Today I want to talk about morning journaling, or Morning Pages. Some of you might be familiar with it from Julia Cameron’s book The Artist’s Way (which is on my Life-Changing Books list.) My approach is a bit of a twist on that but with the same kind of concept.

Sara Naumann journaling

Of all my creative practices, Morning Pages are probably the single most effective thing I do.

Every morning I sit down at the kitchen table with my coffee and my journal and I write three pages, longhand. This is not writing as in prose or poetry. It’s not even terribly cohesive. This is not Writing, with a capital “w”. This is Brain Dump. (I get up at five am. Even the strongest coffee isn’t making me A Writer at five am.)

But that’s not the point. The point is to connect, creatively, with myself—to meet my not-quite-awake creative self at the kitchen table for a coffee and conversation when the house is quiet. (Luckily, the Inner Critic is a little sleepy then, too.)

My Morning Pages are where I write out the stuff that collects in my mind and my heart: My speculations, questions, wondering, whining, beliefs, petty annoyances and to-do lists. I wish, gripe, plan and ramble on these pages. This is also where I put down a lot of ideas. These ideas may be put to use right away, they may be remembered and used a few months down the road, or I may decide against them after all. But they’re there.

Sara Naumann journal stripes

My (current) journal. Yes, it says “I love stripes” on the cover—I don’t know why it says that but you know what? I *do* actually like stripes. So there you go.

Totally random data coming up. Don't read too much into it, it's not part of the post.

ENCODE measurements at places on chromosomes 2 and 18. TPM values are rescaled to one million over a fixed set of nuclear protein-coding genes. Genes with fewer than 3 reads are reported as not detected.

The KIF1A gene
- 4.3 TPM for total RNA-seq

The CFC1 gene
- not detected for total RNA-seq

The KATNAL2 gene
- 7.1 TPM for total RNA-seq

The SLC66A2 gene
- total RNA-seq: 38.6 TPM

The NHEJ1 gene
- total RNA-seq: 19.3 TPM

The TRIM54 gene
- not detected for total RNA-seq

After I write my three pages, I jot down my main intention for the day and three to-do items. My intention for the day is usually something like “start the week off right”, “enjoy the sunshine” or “feel productive”. They are vague on purpose, but they are all designed to be a deliberate kind of mind set—it’s funny how simply writing an attitude down on paper can make it real.

The to-do’s are all about actions I must take that day—appointments, updates, meetings, deadlines. I only write three because otherwise I could write 100 and that’s definitely not the way to start a day. The other 97 usually sort themselves out, in terms of the calendar. If I have just three things to do, I can do them. I can also do more, but with three I don’t feel overwhelmed.

Sara Naumann blog Morning Pages

Then I close my book and come back to write in it the next day. I don’t re-read the pages unless I’m flipping through to reference something right away—instead, I re-read the pages when I’m done with the whole journal. Then I take a highlighter and note all the stuff I want to do or pay attention to, ideas I want to integrate or things I don’t want to forget. This is also a great time for me to notice patterns—for me, this is mostly stuff I stress out over (*ahem*) which then comes out just fine in the end.

Then I take note so I can tackle things that I catch as patterns. After all, it’s very difficult to complain to yourself about something every day and not just get up off one’s behind to do something about it.

I started my Morning Pages about 5 or 6 years ago, while doing The Artist’s Way by Julia Cameron. Julia suggests doing Morning Pages as off-the-cuff writing where one simply keeps the hand moving. I’m not quite that loose—I get up for more coffee, look out the window, lose track of my thoughts…but that’s what works for me. Everyone is different.

What about you? Have you tried journaling, or art journaling, to keep track of patterns and creative ideas? What if you gave it a try for the next week or so, to see if it suited you? (You don’t have to get up at 5am…but if you do, you’ll know I’m journaling right alongside you!) And if you do give it a go, I’d love to hear how the process works for you.

PS—My journals are super-cheap hardback books that I pick up at the local stationer’s. I want a hardback book so it’s sturdy and will last, but nothing too fancy or precious. In Poland, it’s weirdly impossible to find lined notebook paper—all notebooks have this grid thing going on and at first it drove me crazy, but now I’m used to it. Blank pages make me tetchy (I’m weird that way) but again, it’s all about finding what works for you.